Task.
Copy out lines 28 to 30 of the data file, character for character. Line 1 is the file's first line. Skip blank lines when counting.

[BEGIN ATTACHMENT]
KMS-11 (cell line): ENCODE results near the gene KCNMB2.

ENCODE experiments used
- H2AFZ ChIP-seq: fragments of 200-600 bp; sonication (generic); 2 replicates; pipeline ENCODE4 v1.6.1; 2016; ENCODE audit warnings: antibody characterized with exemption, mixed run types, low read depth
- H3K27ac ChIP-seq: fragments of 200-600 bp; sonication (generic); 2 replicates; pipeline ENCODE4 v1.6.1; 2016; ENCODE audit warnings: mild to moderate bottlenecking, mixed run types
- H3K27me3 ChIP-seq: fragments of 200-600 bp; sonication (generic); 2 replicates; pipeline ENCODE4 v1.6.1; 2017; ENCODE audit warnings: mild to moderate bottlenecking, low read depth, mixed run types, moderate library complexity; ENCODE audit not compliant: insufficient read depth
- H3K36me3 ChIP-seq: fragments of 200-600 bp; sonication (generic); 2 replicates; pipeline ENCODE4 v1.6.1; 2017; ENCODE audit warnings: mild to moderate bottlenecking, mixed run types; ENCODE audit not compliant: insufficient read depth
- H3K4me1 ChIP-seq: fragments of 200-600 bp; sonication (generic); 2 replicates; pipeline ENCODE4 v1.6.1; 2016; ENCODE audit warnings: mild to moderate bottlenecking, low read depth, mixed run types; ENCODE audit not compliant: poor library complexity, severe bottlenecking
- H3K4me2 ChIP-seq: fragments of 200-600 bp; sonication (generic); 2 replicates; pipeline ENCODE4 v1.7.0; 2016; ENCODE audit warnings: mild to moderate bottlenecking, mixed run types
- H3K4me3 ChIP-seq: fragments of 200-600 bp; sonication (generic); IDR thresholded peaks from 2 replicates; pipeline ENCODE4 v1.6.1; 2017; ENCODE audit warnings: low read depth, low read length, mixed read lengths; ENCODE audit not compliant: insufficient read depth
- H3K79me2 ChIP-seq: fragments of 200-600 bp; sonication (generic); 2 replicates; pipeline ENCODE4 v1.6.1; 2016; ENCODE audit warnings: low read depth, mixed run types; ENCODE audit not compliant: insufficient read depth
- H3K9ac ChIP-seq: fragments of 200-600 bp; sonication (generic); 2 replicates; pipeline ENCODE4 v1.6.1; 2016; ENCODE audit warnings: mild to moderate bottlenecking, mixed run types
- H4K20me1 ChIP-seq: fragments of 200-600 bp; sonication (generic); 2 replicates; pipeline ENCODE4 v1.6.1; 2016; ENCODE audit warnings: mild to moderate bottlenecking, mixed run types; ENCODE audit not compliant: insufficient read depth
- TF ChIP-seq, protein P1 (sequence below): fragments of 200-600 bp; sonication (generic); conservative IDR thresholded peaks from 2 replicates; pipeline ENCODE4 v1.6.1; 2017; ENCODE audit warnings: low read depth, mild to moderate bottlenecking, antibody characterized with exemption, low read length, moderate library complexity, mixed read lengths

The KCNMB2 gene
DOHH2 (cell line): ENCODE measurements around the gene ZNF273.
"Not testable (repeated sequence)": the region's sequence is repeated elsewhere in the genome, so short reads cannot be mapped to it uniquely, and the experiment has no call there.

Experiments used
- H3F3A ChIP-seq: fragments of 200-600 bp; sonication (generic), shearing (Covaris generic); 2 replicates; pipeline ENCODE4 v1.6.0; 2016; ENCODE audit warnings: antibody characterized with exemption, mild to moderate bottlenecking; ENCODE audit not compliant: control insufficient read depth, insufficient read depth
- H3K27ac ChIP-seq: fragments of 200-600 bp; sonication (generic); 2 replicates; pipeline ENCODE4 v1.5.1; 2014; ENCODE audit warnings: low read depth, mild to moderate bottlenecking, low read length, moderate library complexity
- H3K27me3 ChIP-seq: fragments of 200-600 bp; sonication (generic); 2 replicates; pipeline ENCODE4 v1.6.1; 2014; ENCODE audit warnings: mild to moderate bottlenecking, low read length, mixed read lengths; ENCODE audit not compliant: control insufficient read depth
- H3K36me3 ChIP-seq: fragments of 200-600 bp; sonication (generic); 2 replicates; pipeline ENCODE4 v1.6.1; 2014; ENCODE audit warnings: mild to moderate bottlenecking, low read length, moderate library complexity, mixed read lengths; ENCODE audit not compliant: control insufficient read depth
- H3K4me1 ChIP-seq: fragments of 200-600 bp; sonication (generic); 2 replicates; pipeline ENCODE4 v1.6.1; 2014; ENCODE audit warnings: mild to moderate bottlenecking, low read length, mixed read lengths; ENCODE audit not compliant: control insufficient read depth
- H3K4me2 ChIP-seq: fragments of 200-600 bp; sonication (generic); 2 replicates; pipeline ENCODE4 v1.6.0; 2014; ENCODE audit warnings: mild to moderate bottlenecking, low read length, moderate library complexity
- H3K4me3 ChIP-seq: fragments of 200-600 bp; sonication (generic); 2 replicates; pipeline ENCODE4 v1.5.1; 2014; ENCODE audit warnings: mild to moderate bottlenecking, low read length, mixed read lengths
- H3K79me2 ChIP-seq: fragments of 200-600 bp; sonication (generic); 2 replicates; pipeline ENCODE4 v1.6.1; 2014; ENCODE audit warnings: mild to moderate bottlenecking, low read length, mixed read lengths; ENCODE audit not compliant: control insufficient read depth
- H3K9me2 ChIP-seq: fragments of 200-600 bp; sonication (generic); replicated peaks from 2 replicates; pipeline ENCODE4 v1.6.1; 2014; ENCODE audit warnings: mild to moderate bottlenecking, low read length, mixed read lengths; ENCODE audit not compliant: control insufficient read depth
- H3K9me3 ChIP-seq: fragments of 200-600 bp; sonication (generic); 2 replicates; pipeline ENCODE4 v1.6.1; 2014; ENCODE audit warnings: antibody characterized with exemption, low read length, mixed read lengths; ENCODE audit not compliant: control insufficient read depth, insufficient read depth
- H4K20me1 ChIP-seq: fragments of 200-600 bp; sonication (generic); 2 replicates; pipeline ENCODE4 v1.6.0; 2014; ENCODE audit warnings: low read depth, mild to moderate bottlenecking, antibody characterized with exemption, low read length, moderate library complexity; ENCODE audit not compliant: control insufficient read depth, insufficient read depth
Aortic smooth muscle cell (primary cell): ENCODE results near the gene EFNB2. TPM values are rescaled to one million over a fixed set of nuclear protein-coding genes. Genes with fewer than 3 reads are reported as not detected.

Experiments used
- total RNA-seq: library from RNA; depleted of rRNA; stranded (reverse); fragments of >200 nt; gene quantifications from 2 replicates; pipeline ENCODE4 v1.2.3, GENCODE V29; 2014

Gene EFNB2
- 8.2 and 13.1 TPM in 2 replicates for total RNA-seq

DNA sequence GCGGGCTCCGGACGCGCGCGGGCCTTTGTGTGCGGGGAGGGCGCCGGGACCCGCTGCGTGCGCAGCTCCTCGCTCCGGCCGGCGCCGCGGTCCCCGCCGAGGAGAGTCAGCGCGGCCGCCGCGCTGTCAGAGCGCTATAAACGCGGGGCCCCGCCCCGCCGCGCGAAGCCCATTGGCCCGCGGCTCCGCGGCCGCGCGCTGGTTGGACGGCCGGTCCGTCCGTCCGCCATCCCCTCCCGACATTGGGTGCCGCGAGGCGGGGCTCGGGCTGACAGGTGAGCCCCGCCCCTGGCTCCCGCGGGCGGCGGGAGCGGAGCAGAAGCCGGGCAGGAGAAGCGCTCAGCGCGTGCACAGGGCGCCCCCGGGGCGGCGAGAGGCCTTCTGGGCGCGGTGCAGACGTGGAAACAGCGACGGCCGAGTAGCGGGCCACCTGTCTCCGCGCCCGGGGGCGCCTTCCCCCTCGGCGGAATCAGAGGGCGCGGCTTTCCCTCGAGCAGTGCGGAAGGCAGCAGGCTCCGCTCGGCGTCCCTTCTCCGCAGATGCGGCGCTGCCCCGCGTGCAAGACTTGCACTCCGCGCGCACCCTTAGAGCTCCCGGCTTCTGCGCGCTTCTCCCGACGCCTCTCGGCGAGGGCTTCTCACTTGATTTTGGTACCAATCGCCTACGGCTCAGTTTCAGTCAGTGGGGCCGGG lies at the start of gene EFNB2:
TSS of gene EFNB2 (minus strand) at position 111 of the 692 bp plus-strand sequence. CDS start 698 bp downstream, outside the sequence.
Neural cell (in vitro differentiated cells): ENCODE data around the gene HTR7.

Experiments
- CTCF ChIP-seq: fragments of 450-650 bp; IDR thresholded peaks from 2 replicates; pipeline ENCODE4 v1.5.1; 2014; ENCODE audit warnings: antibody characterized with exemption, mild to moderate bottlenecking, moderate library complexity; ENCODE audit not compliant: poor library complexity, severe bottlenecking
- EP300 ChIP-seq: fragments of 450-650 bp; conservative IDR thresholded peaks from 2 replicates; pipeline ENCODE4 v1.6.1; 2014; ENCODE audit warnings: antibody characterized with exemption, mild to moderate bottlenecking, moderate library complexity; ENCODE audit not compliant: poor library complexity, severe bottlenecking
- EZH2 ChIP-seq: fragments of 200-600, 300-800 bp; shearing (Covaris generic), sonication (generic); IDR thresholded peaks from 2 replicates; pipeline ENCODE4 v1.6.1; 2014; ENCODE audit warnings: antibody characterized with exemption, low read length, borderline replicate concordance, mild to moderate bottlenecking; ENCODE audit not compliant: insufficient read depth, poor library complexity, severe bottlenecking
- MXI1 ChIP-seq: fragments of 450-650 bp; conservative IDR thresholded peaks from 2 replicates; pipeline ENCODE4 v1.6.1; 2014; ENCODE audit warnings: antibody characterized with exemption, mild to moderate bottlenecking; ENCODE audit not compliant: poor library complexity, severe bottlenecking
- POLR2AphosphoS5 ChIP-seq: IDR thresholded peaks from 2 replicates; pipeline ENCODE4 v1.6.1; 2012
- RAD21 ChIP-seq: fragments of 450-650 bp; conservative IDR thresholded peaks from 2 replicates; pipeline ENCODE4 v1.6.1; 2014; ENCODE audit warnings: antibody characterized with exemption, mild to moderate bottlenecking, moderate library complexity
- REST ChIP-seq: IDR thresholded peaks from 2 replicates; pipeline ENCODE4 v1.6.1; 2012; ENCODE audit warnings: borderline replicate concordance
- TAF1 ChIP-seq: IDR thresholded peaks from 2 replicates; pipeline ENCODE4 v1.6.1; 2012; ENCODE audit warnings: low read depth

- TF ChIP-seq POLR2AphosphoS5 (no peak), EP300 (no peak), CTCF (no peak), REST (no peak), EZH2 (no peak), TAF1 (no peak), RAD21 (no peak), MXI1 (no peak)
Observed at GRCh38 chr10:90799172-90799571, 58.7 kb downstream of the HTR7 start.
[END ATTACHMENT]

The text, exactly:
- H4K20me1 ChIP-seq: fragments of 200-600 bp; sonication (generic); 2 replicates; pipeline ENCODE4 v1.6.0; 2014; ENCODE audit warnings: low read depth, mild to moderate bottlenecking, antibody characterized with exemption, low read length, moderate library complexity; ENCODE audit not compliant: control insufficient read depth, insufficient read depth
Aortic smooth muscle cell (primary cell): ENCODE results near the gene EFNB2. TPM values are rescaled to one million over a fixed set of nuclear protein-coding genes. Genes with fewer than 3 reads are reported as not detected.

Experiments used